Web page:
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Toronto: Metrolinx reaches new contract with Bombardier for Crosstown

Over the holidays, Metrolinx negotiated new contract terms with Bombardier, the transit agency responsible for producing light rail vehicles for Toronto’s Eglinton Crosstown light rail transit (LRT) system. According to a press statement, these new terms offer “significant financial penalties for Bombardier if they fail to deliver quality vehicles on-time.”

“This clearly resets the relationship with Metrolinx under its new leadership, and provides a clear path forward to ensure certainty on the technical and financial obligations of both partners,” a Bombardier press statement said.

Bombardier is contracted to manufacture 76 light rail vehicles, which is 106 less than the original contract for 182.

“We want our suppliers to succeed,” Metrolinx CEO Phil Verster said in a statement. “The new agreement provides compelling incentives for Bombardier to allocate the right resources and attention to the production of our Eglinton vehicles.”

The new agreement includes performance deadlines and a new late delivery penalty. Bombardier has also committed to be more transparent when it comes to production plans and progress, which means that Metrolinx will have the opportunity to address progress on a regular basis. Bombardier will ensure vehicle quality is sustained throughout the lifespan of the vehicles.

The GO Transit Operations and Maintenance contract was extended by 18-month.

In May, the provincial government signed a new agreement with Alstom Canada to provide vehicles that would be used on the Eglinton Crosstown. Alstom is still contracted to manufacture 61 cars, but they will be used on other transit lines such as Finch West LRT.

“We have always been resolved to find a clear negotiated path forward, one that delivers value to all parties, and foremost to the people of Ontario. Bombardier is fully committed to the Metrolinx project and to the people of the Greater Toronto Hamilton Area (GTHA),” said Benoit Brossoit, President, Americas Region at Bombardier Transport. “I look forward to working with Metrolinx’s CEO, Phil Verster’s, to advance this project and ensure that riders have the most efficient, comfortable and reliable transit system in the world.”

Ontario PCs wants to take over TTC – but only part of it

This past weekend has seen two group of people argue for provincial ownership of aspects of the Toronto Transit Commission (TTC).

The Ontario Progressive Conservatives released their election platform on Saturday called “The People’s Guarantee.” In this document, the PCs say they will assume responsibility for maintenance and investments in Toronto’s subway system. Toronto would still retain control of the streetcars and busses.

“In partnership with the Mayor of Toronto, Patrick Brown and the Ontario PCs will assume responsibility for the physical subway infrastructure – tunnels, tracks, and stations. This will allow the province to amortize subway investments and costs on the province’s books over the life of the asset. The city would maintain complete control of day to-day maintenance and operations,” the document says.

The PCs will invest $5 billion in projects throughout Ontario, including the Relief Line and extension to Richmond. It also pledged to pay the city’s share of funding for the Scarborough Subway Extension, but only if Toronto makes a “significant financial contribution” to the Eglinton Crosstown West.

The PCs will not support the tolling of the Don Valley Parkway or the Gardiner Expressway to fund transit and infrastructure projects.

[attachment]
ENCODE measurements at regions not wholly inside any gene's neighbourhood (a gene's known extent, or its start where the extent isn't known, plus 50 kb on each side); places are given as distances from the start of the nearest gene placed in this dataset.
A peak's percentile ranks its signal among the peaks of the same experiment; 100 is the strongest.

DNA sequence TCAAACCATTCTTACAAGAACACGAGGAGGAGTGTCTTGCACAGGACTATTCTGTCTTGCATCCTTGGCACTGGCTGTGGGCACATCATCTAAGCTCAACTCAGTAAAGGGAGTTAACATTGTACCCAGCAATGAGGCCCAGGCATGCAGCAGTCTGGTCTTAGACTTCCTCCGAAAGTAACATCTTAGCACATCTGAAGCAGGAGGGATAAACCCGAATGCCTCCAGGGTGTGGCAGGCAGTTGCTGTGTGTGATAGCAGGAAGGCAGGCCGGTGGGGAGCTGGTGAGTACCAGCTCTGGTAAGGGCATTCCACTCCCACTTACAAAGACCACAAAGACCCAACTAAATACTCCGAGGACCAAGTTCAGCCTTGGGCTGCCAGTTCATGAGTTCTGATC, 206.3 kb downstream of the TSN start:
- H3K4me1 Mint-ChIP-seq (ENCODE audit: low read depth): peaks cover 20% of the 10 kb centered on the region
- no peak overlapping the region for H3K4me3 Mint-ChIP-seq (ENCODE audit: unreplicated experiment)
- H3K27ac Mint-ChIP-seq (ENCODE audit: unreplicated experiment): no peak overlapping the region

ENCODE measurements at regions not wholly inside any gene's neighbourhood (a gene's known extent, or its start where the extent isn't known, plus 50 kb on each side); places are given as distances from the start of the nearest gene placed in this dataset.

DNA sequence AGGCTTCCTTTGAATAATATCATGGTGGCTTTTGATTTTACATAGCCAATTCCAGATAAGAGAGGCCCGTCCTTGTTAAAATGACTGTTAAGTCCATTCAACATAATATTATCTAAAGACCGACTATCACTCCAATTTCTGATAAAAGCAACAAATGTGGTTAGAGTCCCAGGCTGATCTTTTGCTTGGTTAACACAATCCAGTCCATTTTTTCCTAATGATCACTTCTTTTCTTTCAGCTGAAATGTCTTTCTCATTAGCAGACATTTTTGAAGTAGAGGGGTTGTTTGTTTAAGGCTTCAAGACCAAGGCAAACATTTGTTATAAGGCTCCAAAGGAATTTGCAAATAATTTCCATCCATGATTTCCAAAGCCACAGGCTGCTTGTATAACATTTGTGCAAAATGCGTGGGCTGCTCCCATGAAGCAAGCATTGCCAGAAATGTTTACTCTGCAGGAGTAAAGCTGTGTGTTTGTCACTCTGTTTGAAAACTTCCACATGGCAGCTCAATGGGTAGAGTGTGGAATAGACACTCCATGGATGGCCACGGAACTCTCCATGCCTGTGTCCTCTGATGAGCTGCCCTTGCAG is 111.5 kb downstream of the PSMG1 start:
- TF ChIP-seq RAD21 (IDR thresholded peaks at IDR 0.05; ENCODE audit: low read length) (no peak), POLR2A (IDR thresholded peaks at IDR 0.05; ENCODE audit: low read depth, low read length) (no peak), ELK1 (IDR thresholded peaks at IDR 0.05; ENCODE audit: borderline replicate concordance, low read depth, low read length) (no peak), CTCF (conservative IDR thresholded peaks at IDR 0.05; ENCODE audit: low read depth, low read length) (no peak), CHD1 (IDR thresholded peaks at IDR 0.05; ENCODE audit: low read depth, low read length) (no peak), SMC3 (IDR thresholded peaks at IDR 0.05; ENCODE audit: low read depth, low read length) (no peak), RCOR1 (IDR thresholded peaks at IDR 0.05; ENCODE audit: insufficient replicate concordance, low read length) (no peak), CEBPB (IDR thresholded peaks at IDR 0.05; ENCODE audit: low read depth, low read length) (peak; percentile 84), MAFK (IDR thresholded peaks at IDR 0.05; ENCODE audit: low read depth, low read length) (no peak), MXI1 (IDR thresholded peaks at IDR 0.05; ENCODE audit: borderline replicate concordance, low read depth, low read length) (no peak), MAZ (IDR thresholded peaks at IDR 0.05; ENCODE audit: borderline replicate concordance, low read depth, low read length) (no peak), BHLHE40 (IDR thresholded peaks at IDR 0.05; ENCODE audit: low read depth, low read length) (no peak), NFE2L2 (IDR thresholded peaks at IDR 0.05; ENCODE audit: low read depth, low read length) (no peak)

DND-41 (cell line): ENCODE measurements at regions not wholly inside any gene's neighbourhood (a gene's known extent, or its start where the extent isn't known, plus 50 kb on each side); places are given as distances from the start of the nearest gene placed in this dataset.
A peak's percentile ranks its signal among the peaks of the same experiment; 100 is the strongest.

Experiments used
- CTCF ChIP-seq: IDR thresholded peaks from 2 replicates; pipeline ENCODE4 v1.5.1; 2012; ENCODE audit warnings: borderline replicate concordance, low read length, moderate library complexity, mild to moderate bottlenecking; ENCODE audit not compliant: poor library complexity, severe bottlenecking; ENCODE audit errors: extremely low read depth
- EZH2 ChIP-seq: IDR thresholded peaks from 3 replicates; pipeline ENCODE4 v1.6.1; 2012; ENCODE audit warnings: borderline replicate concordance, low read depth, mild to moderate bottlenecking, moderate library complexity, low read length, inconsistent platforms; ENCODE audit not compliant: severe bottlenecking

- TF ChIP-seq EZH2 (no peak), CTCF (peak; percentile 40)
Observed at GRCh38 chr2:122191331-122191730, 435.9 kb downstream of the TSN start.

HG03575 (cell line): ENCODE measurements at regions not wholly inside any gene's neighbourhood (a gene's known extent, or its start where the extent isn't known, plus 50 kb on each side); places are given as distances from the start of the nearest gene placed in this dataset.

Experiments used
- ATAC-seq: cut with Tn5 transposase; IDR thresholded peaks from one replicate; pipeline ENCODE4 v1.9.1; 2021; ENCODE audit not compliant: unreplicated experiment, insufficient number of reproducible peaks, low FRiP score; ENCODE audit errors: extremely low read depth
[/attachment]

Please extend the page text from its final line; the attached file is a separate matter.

The political party is not the only one who thinks the province should take control of Toronto’s transit network. The Toronto Region Board of Trade released a report that calls for the consolidation of planning, construction, and operation of transit into one provincial transit agency. The idea is that politics would no longer interfere with the delivery of projects and provide extra revenue for other city issues.

This agency, dubbed “Superlinx”, would merge GO Transit and 12 different transit operators together to “provide the vision, scale and resources to finally provide the world-class transit system that the corridor needs.” Superlinx would be responsible for paying for the region’s transit operations.

As the provincial election gets closer in June, more and more of these proposals will pop up. Transit is the priority item, with almost every municipality in the province looking to expand and grow their networks. Is a provincially-run agency the best way to go about building transit? Will this reduce the bureaucracy preventing shovels from getting in the ground or will it create a whole new set of problems?

What do you think?

Metrolinx announces discount for GO, UP Express, and TTC riders

Friday morning, Metrolinx announced a 50 per cent discount for transit users who transfer between GO Transit, UP Express, and the TTC using a PRESTO card. The provincial government will subsidize the co-fare in the first step towards “regional fare integration”.

The discount comes up to $1.50 per ride, or half of a TTC fare. This equates to savings of around $720 a year for the regular commuter. The cost to subsidize the discount is about $18 million a year for the province.

The discount is not available for those who download monthly passes on their PRESTO cards.

“Our region needs fare integration,” said Phil Verster, President and CEO of Metrolinx, in a statement. “This discount is an important first step in breaking down barriers to fare integration across the network, making it easier and more convenient to take transit.”

Over 50,000 daily trips include transfers between these three transportation lines — GO, UP Express, and the TTC. The new co-fare system will launch in January 2018 following the opening of the Toronto-York Spadina Subway Extension in December. The subway extension is the first TTC line to cross regional boarders, connecting York University and the Vaughan Metropolitan Centre with the Yonge Line 1 subway.

Toronto Mayor John Tory, Ontario Premier Kathleen Wynne, Transportation Minister Steven Del Duca, joined Verster for the announcement.

“Transit will not be more affordable for Toronto residents who ride a mix of the TTC, UP Express, and Go Transit to get around the city,” Tory said. “This agreement also moves us a step closer to make sure that SmartTrack will cost Toronto residents the same as the TTC.”